“Up until now it has always been quite unclear where the boundaries lie between the Ministry of Education and Adek, so having one port of call for education that is responsible for developing the curriculum will be a good thing,” comments Christopher Gyngell, director of bespoke education provider Carfax Education.
“Hopefully this will now free up Adek to work on things like school improvement,” he adds.
Education isn’t just about the students: measures have been announced that affect educators, too.
Currently in development with a goal of full implementation by 2021, the teacher licencing scheme will represent the next step in quality control for the education system.
With minimum requirements for skills in English, information technology and maths, the licencing will take in different levels of career and the knowledge and skills required for each.
Details are yet to be announced as to the full framework, but what we do know is that the scheme will focus on standardising qualifications across the board for Emirati and expat teachers.
“The teacher licencing programme will ensure all teachers keep up to date with their subject knowledge, teaching pedagogy and skills,” Emma observes. “Teachers who are licenced will be in high demand in the region, and I can see the education recruitment market becoming even more competitive than it is currently.”
With all these changes being implemented, what will the nation’s education system look like in a few years’ time?
“The UAE has done well in this phase of education,” notes Christopher. “They have built capacity and have done so at a decent level, if you look at the number of schools built and the inspections within schools. But there will be a point when upward movement starts to slow, and at that point investing more money into post-16 would be an important thing to make sure students are getting the qualifications to go onto university,” he adds.
“Something I’d really like to see here is teacher training within the country,” Christopher remarks. “One of the reasons schooling is so expensive here is because teachers are brought in from outside. Training needs to come from here and be delivered here in such a way that Emiratis can become teachers without going overseas.”
National Strategy for Higher Education 2030
Proof that the UAE has long-term education goals across all levels of learning comes in the form of the National Strategy for Higher Education 2030.
Announced in September 2017 by the Ministry of Education, the 13-year plan will be a four-point framework to highlight the UAE as a global leader in tertiary learning in terms of its innovation, quality, relevance and harmonisation, and universities will receive a quality rating from one to three for the first time.
Largely science-focused, the strategy aims to build on existing higher education to provide future generations with the necessary technical and practical skills to drive the economy forward after oil.
For Amity International School’s Adrian, the idea of quality rating is all about balance: “When a higher education establishment is demanding fees sometimes in excess of AED 180,000, if I was a prospective student or a parent of one, I would welcome any fair comparison of education provision on key parameters to ensure I would get suitable return on my investment.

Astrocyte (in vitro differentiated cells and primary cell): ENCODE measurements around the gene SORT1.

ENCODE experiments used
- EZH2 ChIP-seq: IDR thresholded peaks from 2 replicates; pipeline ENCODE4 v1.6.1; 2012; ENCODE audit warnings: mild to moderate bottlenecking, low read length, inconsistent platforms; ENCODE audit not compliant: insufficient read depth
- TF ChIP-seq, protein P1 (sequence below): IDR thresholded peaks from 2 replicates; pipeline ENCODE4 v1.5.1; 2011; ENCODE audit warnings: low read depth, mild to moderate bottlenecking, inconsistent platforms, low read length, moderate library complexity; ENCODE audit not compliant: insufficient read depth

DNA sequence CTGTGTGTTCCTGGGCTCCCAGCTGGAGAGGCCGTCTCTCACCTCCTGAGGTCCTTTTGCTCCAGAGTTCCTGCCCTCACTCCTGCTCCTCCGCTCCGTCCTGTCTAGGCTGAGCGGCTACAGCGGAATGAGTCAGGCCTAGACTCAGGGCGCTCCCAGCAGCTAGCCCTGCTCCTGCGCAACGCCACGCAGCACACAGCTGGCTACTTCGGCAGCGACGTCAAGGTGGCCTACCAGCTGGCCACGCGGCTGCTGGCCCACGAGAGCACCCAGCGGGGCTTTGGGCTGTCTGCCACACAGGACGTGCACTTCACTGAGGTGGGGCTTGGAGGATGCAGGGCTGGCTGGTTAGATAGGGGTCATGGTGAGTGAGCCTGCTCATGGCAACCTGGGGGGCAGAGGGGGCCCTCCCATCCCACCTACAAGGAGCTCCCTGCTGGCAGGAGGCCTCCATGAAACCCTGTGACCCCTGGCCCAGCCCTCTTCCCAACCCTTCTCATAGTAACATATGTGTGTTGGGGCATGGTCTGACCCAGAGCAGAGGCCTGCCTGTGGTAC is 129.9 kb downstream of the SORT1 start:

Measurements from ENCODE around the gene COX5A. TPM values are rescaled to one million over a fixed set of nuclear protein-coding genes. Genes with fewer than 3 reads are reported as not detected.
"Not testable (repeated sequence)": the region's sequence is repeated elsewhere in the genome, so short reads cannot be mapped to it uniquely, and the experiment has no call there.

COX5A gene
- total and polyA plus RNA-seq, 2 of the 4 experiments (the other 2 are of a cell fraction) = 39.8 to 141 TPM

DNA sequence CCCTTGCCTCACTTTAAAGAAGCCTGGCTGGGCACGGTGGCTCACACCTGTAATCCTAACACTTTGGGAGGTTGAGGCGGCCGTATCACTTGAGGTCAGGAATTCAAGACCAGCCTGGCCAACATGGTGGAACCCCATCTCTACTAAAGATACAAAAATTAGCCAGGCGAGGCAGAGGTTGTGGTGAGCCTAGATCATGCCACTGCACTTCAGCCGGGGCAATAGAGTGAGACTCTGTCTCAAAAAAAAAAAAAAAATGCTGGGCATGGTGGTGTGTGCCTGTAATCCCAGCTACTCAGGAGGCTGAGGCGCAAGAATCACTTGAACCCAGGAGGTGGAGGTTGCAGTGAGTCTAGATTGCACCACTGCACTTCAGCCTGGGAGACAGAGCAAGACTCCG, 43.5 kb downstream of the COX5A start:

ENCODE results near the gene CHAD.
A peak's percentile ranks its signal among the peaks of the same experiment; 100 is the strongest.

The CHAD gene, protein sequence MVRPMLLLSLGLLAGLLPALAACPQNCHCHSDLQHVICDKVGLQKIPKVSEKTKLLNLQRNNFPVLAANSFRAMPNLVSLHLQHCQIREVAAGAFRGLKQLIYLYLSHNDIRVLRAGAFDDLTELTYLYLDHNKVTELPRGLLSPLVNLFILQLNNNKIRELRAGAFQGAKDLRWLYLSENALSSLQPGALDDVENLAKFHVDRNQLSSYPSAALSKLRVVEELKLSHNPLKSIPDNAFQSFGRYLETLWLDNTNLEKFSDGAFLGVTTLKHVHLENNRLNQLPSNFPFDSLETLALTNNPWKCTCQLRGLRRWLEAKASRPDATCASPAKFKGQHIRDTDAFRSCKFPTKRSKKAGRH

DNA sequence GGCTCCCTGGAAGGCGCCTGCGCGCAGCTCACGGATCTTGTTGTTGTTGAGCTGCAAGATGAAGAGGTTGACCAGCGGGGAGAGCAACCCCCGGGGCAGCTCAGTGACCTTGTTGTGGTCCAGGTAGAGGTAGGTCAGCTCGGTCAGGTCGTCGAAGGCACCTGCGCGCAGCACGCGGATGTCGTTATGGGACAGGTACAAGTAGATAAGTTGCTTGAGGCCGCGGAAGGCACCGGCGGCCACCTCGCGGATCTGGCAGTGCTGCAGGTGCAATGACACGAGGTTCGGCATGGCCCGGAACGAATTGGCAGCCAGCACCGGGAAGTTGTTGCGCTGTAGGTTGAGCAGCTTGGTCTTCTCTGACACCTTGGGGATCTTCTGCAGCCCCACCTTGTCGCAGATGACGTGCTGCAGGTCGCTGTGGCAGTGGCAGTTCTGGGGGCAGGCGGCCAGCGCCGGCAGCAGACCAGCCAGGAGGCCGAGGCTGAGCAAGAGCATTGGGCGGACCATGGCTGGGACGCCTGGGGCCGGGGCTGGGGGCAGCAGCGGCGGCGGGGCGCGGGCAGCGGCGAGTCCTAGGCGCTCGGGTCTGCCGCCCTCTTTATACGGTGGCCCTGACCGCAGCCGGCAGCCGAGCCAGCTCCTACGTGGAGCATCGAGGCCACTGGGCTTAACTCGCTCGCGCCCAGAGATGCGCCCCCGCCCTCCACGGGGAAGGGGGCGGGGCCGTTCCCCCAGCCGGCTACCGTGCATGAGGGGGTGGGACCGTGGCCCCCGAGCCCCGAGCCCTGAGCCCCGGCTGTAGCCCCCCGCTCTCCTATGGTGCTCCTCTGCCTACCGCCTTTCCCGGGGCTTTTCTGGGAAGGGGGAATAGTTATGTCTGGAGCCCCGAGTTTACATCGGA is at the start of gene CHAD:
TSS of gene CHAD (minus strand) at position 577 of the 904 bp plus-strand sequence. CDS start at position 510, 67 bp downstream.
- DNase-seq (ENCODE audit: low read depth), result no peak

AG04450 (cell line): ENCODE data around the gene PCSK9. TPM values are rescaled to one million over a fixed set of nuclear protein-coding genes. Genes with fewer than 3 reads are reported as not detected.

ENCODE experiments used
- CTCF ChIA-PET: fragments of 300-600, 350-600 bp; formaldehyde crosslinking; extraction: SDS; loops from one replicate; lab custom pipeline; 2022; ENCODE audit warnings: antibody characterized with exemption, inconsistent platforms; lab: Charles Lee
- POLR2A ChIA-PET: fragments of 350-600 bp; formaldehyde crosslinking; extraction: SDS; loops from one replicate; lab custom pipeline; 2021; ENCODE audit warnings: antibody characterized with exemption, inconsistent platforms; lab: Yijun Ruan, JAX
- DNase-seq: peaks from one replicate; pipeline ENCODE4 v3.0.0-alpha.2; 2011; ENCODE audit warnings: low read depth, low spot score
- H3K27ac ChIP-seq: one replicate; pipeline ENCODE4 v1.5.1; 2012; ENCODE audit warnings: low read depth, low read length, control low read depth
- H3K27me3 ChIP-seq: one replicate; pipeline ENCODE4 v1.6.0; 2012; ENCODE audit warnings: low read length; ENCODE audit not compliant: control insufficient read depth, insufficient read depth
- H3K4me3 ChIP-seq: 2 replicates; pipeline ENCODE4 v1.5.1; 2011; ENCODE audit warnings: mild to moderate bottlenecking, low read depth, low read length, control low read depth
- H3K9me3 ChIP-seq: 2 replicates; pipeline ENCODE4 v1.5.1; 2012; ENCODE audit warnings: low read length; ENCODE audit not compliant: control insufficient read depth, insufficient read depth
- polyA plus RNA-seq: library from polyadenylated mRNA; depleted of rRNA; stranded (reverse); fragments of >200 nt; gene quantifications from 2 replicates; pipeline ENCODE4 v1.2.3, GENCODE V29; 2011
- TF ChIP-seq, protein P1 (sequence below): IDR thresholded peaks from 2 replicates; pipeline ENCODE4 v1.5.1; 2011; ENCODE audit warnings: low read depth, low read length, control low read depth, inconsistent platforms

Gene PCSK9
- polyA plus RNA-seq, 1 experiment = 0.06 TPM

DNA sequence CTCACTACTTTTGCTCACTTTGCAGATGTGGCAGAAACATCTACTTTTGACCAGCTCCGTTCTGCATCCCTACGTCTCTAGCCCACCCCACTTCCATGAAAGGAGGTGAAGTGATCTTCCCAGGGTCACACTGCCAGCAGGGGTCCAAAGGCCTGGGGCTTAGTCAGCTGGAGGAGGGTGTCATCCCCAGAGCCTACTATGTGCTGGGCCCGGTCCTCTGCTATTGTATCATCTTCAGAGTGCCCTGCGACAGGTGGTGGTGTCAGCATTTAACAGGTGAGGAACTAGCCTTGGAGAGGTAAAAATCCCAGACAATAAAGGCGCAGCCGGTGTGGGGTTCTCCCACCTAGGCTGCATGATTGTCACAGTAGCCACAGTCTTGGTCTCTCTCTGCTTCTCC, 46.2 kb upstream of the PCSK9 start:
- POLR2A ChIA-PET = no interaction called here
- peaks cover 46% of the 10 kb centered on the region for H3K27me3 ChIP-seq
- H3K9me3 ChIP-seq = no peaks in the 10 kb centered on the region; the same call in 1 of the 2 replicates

“That said, I am more than aware of some of the negative aspects of league table culture and I approach [that] with a healthy amount of scrutiny and skepticism.”
For GEMS United Indian School’s Kollavana, there needs to be a clear thread that links all the UAE’s future education plans: “I think the UAE is starting off very well with its goal to have more visibility internationally with improved PISA (a worldwide student performance ranking for maths, science and reading) scores by 2020 as part of the UAE National Agenda.
“If this can happen at school level, then we may see a similar developmental growth that extends into tertiary education.”
Carfax Education’s Christopher agrees, but notes that it may not change the status quo: “I do think quality rating universities will be a good thing, but I’m not sure if this will have a huge impact on how students choose their tertiary education.”
A total of 33 initiatives have been put forward to make some changes in tertiary education including improved career and professional development and job shadowing, as well as an aim to increase UAE-led research with funding and further PhD study and more transparency across the board.
“Most of the higher education here is geared towards business and engineering,” Christopher says. “One of the good things about local universities is that they have great links into industry after graduation, and those links may be what prospective students look at more than anything else.”
As for the UAE’s goals in terms of creating new knowledge with funding and more PhD programmes, Christopher notes that research is the key to move forward and become a global leader and if the UAE is to achieve this, that is where it needs to place the most emphasis.